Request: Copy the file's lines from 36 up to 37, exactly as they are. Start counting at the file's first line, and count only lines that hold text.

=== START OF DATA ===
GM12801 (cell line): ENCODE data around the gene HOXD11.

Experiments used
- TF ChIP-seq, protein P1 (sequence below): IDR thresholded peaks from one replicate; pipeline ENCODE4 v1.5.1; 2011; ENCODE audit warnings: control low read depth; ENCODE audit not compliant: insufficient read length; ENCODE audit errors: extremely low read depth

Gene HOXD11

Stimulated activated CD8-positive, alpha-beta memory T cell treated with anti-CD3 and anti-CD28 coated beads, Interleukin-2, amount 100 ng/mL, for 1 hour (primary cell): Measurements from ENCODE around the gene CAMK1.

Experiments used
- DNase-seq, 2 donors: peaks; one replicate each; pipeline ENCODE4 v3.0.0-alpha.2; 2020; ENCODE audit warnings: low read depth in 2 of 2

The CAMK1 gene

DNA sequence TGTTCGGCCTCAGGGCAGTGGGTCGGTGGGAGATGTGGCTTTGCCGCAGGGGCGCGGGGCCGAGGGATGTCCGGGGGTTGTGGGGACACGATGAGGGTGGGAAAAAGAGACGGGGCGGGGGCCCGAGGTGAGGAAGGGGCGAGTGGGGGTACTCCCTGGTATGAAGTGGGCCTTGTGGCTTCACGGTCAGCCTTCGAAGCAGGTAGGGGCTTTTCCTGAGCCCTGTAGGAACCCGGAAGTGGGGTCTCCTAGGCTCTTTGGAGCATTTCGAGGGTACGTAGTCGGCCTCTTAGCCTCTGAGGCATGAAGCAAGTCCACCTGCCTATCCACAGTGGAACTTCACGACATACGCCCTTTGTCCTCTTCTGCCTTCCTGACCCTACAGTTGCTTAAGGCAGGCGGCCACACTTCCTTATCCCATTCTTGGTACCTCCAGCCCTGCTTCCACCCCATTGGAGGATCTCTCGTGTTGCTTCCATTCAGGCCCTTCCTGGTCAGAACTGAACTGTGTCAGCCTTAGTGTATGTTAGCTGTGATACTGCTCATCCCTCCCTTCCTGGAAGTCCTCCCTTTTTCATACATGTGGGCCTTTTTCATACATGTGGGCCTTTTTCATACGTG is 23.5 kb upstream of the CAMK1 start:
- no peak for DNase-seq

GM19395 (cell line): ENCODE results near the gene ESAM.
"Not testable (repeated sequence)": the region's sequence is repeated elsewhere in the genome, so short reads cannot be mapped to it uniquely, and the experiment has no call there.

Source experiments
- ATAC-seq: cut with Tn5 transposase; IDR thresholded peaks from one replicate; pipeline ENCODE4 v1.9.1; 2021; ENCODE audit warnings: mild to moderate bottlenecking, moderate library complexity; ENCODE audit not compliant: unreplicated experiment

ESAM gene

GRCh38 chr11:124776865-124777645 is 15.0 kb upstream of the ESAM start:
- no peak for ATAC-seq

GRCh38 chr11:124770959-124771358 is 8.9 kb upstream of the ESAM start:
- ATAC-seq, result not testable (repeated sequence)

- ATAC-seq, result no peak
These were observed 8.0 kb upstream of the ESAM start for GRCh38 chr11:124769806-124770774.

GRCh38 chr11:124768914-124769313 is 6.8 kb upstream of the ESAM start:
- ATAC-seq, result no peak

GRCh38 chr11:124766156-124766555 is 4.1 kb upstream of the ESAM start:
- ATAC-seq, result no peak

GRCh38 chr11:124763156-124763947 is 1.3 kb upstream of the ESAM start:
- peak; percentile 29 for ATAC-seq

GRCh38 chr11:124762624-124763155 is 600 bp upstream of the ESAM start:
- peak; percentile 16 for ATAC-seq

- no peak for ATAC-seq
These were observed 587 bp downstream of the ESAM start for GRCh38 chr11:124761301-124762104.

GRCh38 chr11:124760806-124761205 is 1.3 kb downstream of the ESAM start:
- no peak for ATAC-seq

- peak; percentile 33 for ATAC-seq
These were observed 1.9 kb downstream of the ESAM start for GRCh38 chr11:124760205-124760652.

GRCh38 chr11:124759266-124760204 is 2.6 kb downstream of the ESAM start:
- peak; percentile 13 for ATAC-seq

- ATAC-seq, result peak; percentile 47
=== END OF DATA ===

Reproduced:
GRCh38 chr11:124759266-124760204 is 2.6 kb downstream of the ESAM start:
- peak; percentile 13 for ATAC-seq